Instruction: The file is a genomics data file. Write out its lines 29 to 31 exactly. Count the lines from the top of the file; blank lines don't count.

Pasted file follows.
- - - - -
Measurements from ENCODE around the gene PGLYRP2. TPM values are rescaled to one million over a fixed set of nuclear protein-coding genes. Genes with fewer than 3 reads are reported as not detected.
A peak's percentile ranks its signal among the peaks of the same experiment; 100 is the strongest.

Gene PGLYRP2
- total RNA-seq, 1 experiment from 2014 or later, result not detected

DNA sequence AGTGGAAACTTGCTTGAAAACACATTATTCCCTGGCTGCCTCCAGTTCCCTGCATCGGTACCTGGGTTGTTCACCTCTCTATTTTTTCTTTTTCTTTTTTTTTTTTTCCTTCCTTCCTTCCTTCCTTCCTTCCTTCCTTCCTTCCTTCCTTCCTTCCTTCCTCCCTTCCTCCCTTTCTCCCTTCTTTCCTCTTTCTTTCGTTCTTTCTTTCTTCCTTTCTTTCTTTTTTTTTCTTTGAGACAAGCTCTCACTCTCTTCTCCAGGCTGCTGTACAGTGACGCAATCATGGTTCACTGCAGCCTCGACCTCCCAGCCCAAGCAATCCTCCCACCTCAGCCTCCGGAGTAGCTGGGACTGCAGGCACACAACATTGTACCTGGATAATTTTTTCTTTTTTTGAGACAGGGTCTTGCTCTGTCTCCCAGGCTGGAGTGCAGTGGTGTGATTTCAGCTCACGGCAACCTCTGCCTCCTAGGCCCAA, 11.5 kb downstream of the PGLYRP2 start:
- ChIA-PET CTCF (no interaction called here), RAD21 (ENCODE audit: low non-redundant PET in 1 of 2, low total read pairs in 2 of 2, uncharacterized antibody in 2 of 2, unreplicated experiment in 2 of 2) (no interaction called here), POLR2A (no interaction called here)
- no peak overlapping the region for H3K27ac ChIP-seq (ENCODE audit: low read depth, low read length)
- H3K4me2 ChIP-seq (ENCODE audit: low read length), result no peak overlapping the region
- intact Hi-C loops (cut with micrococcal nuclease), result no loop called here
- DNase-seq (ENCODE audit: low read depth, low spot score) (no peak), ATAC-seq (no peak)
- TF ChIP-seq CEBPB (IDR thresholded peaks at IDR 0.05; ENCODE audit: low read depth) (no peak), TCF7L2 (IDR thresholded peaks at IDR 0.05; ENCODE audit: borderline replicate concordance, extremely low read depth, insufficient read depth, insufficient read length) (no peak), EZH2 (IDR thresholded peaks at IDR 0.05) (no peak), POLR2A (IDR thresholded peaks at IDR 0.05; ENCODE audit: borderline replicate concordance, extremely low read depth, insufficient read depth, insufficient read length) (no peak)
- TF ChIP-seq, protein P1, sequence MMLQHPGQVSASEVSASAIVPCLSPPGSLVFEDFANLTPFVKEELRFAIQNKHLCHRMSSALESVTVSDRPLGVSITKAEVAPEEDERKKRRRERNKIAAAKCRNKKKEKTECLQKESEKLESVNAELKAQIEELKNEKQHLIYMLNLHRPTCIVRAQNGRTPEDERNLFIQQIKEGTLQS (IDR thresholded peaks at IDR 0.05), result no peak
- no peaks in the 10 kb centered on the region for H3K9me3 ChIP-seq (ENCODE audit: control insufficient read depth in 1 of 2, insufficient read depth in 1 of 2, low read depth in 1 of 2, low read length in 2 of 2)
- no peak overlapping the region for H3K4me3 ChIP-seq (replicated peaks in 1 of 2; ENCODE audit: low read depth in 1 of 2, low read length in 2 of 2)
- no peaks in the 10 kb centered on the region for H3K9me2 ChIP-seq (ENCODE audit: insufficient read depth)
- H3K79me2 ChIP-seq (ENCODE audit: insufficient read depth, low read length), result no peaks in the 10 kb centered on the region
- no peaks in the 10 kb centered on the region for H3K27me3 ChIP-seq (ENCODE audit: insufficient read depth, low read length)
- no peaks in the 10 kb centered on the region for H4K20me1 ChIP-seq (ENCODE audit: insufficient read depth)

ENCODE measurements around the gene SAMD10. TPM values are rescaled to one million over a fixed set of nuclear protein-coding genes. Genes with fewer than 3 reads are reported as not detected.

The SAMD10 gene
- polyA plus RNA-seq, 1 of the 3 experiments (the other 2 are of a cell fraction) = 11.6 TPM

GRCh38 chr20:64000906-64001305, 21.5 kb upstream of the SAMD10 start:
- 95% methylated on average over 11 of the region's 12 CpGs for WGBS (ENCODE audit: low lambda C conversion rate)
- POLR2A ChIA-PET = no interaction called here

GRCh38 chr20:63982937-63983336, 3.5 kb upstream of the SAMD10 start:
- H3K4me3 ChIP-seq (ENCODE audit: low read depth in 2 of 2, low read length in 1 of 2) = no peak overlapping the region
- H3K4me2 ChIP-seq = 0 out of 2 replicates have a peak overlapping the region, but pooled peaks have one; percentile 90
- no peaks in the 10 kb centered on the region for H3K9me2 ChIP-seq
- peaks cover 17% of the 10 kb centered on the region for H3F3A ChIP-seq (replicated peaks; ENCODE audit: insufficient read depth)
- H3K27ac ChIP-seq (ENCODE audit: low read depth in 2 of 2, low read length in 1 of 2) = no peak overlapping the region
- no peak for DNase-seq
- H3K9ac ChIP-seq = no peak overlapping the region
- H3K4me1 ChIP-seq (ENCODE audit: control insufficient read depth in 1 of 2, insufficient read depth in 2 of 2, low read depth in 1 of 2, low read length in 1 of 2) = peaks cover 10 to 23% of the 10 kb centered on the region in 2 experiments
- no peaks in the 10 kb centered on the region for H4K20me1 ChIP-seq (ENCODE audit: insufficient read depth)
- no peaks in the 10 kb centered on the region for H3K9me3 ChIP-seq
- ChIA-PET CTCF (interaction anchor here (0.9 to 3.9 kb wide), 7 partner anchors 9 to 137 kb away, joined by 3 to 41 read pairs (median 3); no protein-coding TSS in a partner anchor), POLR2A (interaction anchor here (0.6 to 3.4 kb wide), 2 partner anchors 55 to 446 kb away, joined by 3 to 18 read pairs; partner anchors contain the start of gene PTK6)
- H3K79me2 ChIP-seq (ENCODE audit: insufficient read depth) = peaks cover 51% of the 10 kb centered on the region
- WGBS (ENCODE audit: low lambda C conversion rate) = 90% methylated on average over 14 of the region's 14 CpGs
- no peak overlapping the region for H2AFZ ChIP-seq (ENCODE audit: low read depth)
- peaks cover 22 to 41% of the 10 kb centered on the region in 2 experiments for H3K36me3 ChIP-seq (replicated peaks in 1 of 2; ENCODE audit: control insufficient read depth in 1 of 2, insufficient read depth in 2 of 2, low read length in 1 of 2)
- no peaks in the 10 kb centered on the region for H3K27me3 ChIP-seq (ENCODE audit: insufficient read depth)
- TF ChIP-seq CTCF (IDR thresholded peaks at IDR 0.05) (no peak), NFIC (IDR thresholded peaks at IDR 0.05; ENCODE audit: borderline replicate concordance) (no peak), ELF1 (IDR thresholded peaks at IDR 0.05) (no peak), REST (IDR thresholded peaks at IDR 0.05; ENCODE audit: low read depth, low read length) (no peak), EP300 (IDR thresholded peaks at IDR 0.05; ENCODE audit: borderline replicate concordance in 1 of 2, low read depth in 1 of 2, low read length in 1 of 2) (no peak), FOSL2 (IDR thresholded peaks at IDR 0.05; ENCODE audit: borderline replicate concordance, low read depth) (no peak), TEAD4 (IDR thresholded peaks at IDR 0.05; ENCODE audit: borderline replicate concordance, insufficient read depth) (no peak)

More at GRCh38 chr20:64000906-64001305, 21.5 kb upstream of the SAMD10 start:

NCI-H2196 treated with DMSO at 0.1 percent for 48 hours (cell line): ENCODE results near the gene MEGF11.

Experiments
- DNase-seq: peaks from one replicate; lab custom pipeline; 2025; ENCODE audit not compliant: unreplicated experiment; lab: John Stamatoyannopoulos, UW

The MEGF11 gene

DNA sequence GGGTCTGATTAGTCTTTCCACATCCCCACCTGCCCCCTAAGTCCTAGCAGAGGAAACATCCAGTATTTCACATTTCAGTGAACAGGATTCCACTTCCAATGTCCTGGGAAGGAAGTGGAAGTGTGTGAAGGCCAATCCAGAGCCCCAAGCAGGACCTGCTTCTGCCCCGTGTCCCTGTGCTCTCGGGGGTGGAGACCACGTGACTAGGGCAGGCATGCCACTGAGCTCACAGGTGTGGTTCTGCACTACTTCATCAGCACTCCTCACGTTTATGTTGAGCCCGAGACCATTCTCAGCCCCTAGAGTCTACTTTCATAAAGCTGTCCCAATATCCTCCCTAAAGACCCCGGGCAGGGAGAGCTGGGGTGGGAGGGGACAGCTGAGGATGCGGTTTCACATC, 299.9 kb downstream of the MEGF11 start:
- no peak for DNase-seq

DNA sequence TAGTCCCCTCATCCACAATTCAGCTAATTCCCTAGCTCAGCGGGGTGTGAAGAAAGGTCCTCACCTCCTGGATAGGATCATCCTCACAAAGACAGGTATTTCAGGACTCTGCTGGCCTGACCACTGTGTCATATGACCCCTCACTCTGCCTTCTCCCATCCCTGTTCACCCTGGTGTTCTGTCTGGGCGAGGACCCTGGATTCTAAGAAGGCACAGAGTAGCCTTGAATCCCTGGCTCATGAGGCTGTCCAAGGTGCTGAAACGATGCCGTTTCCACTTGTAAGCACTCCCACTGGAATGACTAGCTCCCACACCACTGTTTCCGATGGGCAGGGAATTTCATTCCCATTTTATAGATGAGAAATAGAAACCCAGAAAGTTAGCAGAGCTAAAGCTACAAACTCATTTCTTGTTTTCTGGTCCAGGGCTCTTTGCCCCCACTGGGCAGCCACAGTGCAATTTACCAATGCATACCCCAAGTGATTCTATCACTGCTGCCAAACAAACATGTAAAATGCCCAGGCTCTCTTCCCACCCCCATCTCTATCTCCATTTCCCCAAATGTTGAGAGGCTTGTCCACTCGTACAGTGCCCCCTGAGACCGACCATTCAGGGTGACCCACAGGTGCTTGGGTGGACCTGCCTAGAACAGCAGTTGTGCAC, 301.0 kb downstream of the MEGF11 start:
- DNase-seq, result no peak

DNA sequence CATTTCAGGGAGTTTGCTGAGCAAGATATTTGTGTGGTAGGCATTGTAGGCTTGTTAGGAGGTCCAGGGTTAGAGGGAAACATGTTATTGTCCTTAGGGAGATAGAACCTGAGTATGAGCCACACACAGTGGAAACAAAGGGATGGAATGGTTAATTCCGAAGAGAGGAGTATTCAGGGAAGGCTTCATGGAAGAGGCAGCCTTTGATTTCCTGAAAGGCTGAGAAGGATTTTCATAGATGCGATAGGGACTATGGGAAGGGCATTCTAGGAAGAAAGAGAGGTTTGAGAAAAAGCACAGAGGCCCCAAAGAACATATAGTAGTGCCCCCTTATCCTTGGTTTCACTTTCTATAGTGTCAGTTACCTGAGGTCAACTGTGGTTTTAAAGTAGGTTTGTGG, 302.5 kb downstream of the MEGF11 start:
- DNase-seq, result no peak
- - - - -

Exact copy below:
- peaks cover 17% of the 10 kb centered on the region for H3F3A ChIP-seq (replicated peaks; ENCODE audit: insufficient read depth)
- H3K27ac ChIP-seq (ENCODE audit: low read depth in 2 of 2, low read length in 1 of 2) = no peak overlapping the region
- no peak for DNase-seq